7-29-2010: New (uprighted) video loaded on "Nitty Gritty" :)

Tuesday, August 17, 2010

International Kite Flying Contest

Today, I got to judge the JR's International Kite Flying contest on the HeliDeck. The scientists and engineers alike have been working on their kites in great anticipation of the contest that has been delayed twice. And what beautiful and interesting kites they made too! A good number of them were made with plastic bags, Caution tape, bubble wrap and any other scraps they could find on board. Very fun and I learned a lot about kite construction and aerodynamics. A recreational AND educational activity. That's what life on the JR is all about - Learning, Science-ing, and Socializing!

I chose not to make a kite for the occasion because I wanted to watch all the other kites instead of concentrating on keeping mine in the air. And I'm glad I did! It would have been fun to jump back 20 years to the day I built kites with my family but I would have missed the "Most Spectacular Crash" and the "You must be joking" kites. :) We also had categories for:

Most Colorful
Highest Flying
Most Creative
Most Dangerous
Smallest Kite
Best Constructed
Most Acrobatic

Below are the winners.
It was a wonderful day on the JR to have a kite flying contest. Everyone had fun showing their personality and kite flying skills. Even though we had a few casualties fall in the ocean, we still went back to work on the CORK smiling and recharged with sunshine.


  1. Very cool, Amanda!
    Q wants to know if you were able to get the kites out of the ocean. Don't plastic bags cause a problem for the ocean creatures?
    R wants to know what the guy in the front row is holding (2nd from the right). Is that a kite or a reel of some sort?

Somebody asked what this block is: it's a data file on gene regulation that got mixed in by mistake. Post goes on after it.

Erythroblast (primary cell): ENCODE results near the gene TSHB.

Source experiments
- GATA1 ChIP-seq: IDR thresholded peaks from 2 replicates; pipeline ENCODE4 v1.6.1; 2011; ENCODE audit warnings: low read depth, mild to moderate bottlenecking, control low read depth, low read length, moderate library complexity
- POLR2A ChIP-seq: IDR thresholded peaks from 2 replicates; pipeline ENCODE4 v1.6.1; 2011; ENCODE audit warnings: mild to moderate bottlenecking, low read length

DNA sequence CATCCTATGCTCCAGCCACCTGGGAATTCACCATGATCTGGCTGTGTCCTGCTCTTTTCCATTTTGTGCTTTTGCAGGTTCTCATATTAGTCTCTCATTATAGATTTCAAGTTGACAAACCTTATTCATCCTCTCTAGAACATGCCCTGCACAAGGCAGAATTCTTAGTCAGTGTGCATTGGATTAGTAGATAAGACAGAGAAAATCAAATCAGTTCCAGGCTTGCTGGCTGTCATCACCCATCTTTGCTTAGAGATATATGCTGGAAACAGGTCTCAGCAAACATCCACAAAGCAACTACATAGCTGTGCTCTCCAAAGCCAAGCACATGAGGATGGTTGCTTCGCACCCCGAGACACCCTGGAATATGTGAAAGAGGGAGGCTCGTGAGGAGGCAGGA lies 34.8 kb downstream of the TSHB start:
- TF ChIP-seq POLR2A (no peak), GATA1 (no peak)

Mrs. T. wants to know what kind of kite qualifies for the "YOU MUST BE JOKING" kite. :-)
    B asks, "Is it nice to fly a kite?"
    Ms. L asks, "Is it always windy at sea?"
    Mrs. T is curious how flying a kite on the open sea feels when compared to flying one on land.
    -were there prizes?

    Talk to you soon!

  2. Hi all,
    Q - Yes, we were able to get them out of the ocean with some gentle pulling and lots of patience. Yes, plastic bags can cause problems for the ocean creatures so we try our best not to litter in the ocean. In fact, we could get into big trouble if we litter! Don't want to do that!

    R - He is holding a reel of kite string. This group was a duo in which one guy let out the string and the other guy guided the kite. They got a prize, so it worked well for them.

    Mrs T - Haha, this was a fun category. Since everyone was charged with being creative with their kites, some of them were so ridiculous that you never think they would fly. The woman who won this category built a jellyfish kite out of plastic wrap and bubble wrap. The plastic wrap was the body. The bubble wrap was the tentacles. We all just laughed and said "you've got to be joking!" It never flew but it was a lot of fun to see them try.

    B - It was a blast flying kites! Everyone had so much fun. It's harder than it looks to get a kite off the ground and everyone seemed to enjoy the challenge. :)

    Ms. L - It's variable. The day we had the contest, winds were only 15-20 knots (12-16 mph) which was enough for some kites but not enough for some kites that were built for the wind we normally get (30-40 knots or 32-36 mph).

    Mrs T - Very different. On the ship, we only have so far to run to get the kite up, as opposed to the entire soccer field you have at parks. Plus, we have to watch out for the edge of the helideck (it has a guard but if you were charging for it, you could be in trouble). Also, there is extra pressure not to crash because it could really get torn up by the water, if not lost forever. Also, we have to be careful where we fly it - don't want to get it stuck in the derrick or any of our thrusters.

    Yes, we had certificates for the winners. And of course, bragging rights for the rest of the cruise! :)